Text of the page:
Business Matters: We need brains and boxes if we want smarter manufacturing

Improvements in machine efficiency will positively impact the UK’s lagging productivity - a key drag on the UK’s economic performance - and create a workforce fit for the modern-day manufacturing sector.

Encouraging SMEs to invest in smarter working to re-energise UK’s manufacturing base
The Government-backed Made Smarter programme, with the North-west as the pilot, is encouraging SMEs to invest in smarter working to re-energise the UK’s manufacturing base, a transformation of the supply chain which will benefit larger companies and the wider economy.

Access to free, impartial, specialist advice will help you to understand what is possible
Made Smarter aims to help SMEs tackle technology adoption. Access to free, impartial, specialist advice will help you to understand what is possible for your business and the benefits and growth it will bring. There are also match-funded grants available to support firms ready to invest in new solutions.

Many companies think new digital technologies will be hard to integrate into their existing operations, and some may be fearful that changes may lose them their long-established heritage ‘brand equity.’

Made Smarter recognises these issues and introduces interventions which can make a real difference to their bottom line, while retaining the distinctive character of the business.

Other support includes how to bring staff along on the digitalisation journey, as a great barrier to IDT adoption is the lack of skills.

Reskill and Upskill a million workers over the next five years
Made Smarter has set an ambitious goal to reskill and upskill a million workers over the next five years. The main focus will be on SME workers (a third of industrial sector employees) through increased coordination of technology-related initiatives and institutions which teach skills and apprenticeships.

Equipping business leaders to drive change & future skills
The Made Smarter Leadership course delivered by Lancaster University Management School will equip business leaders to drive the change, while cross-sector work is identifying employers’ future skills needs, to inform government on technical education policy.

Although, industrial digital technologies are not all about ‘techies’ - skill-sets required include analytical thinking, information management, problem solving, understanding and interpreting data.

One example of a business where a modest investment in digital has had a transformational effect is RS Components. Its 65,000sq ft distribution centre in Nuneaton ships 44,000 orders a day using 7kms of conveyor lines which run 24 hours a day, six days a week.

Thanks to retro-fitted, internet-enabled applications supplied by Liverpool company Brainboxes, RS Components’ warehousing, packaging, crane and conveyor systems can utilise their existing machine sensors, to provide valuable data - supporting their maintenance staff and managers to make significant improvements.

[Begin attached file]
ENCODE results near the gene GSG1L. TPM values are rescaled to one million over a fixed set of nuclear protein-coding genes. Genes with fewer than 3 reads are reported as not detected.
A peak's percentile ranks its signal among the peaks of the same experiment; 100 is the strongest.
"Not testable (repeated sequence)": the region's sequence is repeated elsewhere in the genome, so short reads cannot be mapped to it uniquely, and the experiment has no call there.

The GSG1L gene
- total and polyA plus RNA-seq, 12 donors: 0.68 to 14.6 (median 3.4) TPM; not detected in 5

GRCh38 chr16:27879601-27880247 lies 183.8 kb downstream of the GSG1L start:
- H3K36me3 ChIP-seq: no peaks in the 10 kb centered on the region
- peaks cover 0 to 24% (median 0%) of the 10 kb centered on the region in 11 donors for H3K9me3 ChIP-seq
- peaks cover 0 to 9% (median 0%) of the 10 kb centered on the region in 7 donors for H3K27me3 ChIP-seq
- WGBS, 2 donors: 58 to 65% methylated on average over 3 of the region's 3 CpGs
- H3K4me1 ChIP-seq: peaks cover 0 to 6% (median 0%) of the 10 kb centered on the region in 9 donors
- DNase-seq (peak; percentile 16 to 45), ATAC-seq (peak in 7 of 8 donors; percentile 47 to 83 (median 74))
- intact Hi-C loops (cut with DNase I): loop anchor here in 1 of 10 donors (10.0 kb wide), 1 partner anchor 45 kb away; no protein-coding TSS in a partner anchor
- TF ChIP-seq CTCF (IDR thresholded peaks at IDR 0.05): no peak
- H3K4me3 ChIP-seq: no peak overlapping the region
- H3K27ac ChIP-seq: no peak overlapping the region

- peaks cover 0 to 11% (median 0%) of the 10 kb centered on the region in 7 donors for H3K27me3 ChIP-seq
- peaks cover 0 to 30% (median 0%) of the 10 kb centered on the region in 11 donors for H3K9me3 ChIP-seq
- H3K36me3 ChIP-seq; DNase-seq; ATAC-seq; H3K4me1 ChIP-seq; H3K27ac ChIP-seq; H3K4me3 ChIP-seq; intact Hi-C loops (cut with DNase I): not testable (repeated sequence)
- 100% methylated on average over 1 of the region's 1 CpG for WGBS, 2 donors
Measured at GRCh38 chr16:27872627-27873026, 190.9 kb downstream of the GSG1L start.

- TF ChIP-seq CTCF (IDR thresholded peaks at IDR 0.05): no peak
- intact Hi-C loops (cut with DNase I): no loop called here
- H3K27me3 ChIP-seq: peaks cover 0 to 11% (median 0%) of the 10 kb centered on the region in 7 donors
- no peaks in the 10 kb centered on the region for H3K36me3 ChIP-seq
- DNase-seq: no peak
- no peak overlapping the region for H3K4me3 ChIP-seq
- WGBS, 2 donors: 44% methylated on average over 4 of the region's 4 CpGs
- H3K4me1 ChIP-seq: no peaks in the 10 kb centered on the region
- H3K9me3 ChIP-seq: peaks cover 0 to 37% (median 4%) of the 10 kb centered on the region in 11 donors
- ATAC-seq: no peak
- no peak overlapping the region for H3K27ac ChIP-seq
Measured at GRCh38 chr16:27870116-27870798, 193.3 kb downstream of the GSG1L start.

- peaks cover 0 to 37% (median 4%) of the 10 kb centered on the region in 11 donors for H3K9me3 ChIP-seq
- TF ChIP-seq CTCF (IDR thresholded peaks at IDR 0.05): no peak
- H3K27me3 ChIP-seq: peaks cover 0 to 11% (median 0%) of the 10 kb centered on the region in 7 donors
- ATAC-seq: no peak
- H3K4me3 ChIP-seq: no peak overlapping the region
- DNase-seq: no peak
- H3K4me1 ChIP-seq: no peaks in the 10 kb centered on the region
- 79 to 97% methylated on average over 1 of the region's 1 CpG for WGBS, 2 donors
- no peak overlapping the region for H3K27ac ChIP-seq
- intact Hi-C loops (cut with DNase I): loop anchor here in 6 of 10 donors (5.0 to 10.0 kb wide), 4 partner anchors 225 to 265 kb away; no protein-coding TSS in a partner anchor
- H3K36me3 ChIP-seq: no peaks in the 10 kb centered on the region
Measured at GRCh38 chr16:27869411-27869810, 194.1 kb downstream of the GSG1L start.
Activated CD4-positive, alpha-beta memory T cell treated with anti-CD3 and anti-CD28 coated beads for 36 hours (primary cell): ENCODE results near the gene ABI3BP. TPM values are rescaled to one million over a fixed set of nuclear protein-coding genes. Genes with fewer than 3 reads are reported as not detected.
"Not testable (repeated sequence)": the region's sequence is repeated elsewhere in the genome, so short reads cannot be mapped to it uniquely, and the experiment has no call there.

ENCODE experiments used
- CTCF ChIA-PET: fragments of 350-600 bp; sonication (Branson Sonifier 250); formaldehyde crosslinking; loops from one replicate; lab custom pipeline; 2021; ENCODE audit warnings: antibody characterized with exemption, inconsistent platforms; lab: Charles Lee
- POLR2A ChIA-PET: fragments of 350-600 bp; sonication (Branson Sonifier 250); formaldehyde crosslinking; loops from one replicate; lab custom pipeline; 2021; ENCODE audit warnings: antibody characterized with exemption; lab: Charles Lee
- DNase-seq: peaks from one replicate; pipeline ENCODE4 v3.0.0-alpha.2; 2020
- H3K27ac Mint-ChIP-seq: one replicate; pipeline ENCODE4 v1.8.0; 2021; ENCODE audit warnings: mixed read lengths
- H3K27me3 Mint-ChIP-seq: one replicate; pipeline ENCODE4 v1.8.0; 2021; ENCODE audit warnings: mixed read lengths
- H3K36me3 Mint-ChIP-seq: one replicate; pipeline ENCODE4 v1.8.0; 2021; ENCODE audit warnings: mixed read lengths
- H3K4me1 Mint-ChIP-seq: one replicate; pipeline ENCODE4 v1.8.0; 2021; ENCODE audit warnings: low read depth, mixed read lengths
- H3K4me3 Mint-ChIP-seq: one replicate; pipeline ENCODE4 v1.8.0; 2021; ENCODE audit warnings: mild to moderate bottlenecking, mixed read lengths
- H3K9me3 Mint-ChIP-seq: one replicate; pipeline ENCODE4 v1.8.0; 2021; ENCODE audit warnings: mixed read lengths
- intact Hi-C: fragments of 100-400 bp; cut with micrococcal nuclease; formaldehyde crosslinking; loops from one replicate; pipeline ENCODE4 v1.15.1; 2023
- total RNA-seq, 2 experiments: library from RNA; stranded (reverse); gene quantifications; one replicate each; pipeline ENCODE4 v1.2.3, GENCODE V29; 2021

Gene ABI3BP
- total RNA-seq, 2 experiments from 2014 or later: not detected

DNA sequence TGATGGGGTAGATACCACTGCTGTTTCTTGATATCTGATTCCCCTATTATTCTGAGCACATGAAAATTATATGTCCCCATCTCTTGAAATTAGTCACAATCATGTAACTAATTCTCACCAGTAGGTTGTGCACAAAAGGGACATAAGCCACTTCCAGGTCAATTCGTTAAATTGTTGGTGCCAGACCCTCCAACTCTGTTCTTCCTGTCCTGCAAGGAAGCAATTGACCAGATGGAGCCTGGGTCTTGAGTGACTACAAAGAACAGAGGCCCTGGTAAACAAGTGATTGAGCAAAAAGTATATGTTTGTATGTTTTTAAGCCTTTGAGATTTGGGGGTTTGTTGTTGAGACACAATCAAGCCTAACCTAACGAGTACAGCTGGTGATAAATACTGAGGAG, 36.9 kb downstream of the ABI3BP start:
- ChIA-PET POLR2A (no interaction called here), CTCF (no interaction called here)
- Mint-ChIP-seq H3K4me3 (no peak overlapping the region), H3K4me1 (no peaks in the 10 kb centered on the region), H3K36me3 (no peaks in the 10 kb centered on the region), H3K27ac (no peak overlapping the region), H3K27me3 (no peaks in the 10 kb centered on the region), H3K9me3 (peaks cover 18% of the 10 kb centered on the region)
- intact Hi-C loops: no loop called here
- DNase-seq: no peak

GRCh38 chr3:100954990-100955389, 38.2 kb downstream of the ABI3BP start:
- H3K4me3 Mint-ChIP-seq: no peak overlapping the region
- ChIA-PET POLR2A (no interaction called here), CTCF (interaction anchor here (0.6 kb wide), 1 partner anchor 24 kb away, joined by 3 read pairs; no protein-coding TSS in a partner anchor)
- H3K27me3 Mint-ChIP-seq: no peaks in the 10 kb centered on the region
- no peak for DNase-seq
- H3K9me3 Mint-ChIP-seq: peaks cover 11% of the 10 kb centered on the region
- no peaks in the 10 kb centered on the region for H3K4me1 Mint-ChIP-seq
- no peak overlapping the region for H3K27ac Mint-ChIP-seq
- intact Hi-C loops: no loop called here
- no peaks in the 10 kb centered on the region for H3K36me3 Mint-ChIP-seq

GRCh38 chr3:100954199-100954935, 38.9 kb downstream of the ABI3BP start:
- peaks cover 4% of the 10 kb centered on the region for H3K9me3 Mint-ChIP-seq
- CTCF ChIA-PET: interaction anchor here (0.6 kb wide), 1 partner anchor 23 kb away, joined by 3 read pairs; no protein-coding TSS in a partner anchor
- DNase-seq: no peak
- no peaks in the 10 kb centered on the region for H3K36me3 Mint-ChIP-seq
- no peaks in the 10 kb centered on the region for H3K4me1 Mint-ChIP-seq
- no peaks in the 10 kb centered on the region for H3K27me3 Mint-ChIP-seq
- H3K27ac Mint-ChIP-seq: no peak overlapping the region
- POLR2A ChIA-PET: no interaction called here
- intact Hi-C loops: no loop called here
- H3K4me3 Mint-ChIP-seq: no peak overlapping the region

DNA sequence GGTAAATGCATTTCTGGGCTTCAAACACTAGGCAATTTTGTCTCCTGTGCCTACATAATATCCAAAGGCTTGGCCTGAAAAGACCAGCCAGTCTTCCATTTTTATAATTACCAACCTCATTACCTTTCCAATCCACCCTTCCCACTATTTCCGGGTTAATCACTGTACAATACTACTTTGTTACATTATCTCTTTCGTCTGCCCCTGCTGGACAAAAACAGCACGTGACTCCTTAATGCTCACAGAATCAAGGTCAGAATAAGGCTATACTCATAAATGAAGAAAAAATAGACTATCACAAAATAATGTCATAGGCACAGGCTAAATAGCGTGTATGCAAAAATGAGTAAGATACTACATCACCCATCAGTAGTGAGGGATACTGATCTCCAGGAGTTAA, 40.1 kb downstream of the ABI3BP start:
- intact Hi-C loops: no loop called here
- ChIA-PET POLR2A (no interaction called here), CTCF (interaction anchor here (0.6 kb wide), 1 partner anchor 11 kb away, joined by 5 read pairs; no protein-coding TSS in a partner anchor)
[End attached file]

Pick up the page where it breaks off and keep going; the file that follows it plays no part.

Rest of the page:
Companies like Brainboxes are helping to bring about Industry 4.0, or the fourth industrial revolution, for manufacturers of all sizes.

They allow businesses to monitor machines and extract the hidden data, helping to solve common factory automation issues by answering questions based on real data. In this case, Brainboxes provided an Internet of Things solution, which presents real-time data in a usable format for the maintenance team on the factory floor and stores it for review by managers in offices on the other side of the vast site.

Similar digital hardware and software integrated solutions are now being successfully used in all kinds of industrial settings; automotive, food and beverage, subsea, the energy industry, and in oil and gas.

The Brainboxes’ solution also allows predictive maintenance models to be built which, identify the best times for taking systems offline to perform routine maintenance. This results in process improvements which maintain up time and manage down time more effectively, improving the longevity of on-site assets, and ultimately saving costs and boosting productivity.

Luke Walsh, Managing Director of Brainboxes explains: "To start moving from preventative maintenance to ‘gold standard’ predictive maintenance, we need a model of the machine’s health. You can start to do trend analysis when you get data over a longer period of time – building and layering insight about where you need to target your maintenance strategy to get better longevity and health out of equipment."

Brainboxes believe that the ultimate demonstration of industrial technologies will be when businesses experience automatic resupply of critical parts. When skills and solutions are fully in place, the digitalised system will automatically understand the health and life expectancy of equipment, so that before the machine breaks down, the replacement part has been re-ordered and is ready to fit, preventing down time and saving cost.